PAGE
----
The number-two SJ30-2 flight-test aircraft (S/N 003) took off on July 21 from Sino Swearingen’s headquarters at San Antonio Airport. It was the first time the light business jet had flown since the April 26 accident that destroyed the number-one test airplane (S/N 002) and claimed the life of test pilot Carroll Beeler. On board S/N 003 for the 42-minute flight were test pilot Chuck Walls, chief pilot Bob Kromer and flight-test engineer Schuyler Horn. The crew took the airplane to 10,000 feet and about 230 knots, performed various flight maneuvers and systems checks and verified the operation of the onboard data-collecting equipment. According to a Sino Swearingen spokesman, S/N 003 is scheduled to fly seven days a week and will be joined eventually by S/N 004, which is being prepared for its first flight, and S/N 005, a former customer airplane that is under assembly. About 300 hours of a 1,500- to 1,700-hour test program have been completed. The spokesman would not speculate on a certification date, but insisted that privately owned Sino Swearingen’s investors are solidly behind the program. Meanwhile, the NTSB continues its investigation of the fatal accident, which occurred after S/N 002 entered an uncommanded right roll during flutter testing at Mach 0.884.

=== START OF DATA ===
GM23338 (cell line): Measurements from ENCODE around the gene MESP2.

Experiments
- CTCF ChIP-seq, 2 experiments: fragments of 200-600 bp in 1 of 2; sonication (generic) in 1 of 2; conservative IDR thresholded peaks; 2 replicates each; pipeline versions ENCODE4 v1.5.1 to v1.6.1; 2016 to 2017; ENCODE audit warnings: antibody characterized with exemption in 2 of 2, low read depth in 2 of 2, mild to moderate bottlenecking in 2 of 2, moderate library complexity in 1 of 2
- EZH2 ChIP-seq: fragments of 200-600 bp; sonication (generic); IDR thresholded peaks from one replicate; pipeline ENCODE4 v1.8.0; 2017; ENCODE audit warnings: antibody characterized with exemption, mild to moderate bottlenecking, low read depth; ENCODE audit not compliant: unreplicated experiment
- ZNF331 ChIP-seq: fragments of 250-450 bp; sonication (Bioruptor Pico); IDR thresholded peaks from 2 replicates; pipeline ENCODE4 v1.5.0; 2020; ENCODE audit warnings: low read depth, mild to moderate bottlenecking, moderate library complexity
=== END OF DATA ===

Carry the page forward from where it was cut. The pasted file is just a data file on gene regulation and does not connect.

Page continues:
SJ30-2 returns to flight following April crash
- August 4, 2008, 7:07 AM